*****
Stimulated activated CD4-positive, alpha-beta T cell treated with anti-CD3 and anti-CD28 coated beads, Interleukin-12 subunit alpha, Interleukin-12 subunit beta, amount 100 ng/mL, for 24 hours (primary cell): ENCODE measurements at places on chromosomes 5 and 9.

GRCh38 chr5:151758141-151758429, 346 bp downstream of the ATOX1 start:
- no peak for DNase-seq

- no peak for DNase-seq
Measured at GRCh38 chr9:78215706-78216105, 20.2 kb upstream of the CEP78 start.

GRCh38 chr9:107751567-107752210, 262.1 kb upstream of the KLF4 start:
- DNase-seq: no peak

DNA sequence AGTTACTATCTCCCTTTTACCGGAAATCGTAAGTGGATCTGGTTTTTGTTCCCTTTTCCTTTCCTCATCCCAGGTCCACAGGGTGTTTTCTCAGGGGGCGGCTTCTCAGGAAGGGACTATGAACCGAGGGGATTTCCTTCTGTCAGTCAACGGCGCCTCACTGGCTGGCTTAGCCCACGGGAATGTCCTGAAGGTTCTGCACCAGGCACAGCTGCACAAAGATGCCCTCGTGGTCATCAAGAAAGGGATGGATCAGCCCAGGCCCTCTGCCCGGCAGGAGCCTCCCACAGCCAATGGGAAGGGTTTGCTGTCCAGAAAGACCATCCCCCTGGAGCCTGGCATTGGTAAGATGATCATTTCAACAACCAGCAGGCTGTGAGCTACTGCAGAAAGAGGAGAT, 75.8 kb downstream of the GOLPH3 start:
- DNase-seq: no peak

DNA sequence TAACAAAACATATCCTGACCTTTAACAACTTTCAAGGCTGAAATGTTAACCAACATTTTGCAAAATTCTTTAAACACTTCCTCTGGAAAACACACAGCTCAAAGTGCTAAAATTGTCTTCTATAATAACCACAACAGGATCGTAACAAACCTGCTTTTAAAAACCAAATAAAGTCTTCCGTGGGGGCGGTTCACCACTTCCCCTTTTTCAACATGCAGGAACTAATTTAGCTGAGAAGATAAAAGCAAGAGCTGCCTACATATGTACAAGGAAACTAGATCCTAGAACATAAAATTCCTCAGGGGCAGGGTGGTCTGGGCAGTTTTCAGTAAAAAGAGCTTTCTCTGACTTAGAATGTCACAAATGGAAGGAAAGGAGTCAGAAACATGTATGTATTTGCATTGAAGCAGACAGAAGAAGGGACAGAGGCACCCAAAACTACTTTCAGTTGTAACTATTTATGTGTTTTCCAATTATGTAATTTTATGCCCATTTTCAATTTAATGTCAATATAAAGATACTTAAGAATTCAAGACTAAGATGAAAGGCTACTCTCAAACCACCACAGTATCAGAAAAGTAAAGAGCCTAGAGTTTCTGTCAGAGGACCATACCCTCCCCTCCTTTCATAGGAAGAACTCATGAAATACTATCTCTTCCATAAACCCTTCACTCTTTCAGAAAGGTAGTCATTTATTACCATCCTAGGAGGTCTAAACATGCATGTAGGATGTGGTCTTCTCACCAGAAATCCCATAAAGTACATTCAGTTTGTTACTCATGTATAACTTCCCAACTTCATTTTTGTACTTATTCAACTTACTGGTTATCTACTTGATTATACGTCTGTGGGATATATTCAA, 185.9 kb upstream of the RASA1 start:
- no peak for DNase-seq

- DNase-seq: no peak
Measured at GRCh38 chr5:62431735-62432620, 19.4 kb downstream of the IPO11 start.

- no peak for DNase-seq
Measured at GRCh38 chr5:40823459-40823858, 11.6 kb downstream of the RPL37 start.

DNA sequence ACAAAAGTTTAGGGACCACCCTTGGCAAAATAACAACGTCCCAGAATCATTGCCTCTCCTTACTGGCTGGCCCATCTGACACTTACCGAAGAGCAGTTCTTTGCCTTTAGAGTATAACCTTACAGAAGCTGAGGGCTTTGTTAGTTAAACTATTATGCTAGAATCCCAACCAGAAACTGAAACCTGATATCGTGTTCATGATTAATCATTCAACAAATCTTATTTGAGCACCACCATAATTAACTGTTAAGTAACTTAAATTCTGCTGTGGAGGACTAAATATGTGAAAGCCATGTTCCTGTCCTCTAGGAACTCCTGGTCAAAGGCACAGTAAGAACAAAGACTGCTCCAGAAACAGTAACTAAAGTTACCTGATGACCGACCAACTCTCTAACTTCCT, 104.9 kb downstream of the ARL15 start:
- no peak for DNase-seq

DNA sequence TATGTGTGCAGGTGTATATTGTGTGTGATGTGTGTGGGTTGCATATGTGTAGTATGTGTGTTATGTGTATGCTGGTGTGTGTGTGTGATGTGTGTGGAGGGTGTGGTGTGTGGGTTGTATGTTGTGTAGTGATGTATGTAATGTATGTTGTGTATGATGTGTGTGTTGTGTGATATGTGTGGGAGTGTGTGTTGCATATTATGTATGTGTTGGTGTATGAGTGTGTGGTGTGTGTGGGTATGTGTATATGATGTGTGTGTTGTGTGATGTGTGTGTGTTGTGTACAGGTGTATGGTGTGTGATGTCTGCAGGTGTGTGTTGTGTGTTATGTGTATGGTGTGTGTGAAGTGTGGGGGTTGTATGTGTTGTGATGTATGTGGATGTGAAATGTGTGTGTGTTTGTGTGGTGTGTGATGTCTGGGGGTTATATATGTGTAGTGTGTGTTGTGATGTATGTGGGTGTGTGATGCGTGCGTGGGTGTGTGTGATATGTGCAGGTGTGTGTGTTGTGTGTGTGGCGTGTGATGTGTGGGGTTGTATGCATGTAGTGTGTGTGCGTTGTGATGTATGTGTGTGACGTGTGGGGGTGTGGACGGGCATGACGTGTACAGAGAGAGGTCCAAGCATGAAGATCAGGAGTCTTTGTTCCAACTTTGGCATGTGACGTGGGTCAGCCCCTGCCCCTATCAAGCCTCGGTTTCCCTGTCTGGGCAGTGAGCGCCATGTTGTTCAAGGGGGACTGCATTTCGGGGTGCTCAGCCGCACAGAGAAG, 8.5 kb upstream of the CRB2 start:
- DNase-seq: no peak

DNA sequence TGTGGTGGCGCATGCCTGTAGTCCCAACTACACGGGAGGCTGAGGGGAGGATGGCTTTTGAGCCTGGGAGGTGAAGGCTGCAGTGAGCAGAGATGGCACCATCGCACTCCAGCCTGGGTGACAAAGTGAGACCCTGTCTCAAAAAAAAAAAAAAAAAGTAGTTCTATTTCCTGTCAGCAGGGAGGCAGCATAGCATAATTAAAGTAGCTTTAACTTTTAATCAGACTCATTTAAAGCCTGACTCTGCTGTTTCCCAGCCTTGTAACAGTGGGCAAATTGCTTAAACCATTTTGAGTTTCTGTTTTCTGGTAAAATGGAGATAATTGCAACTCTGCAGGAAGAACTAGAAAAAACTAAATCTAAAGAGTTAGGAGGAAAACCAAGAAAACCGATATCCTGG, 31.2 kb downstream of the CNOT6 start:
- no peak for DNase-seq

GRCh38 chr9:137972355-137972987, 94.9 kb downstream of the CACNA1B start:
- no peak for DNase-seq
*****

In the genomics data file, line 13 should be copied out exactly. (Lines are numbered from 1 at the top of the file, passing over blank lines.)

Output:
Measured at GRCh38 chr5:62431735-62432620, 19.4 kb downstream of the IPO11 start.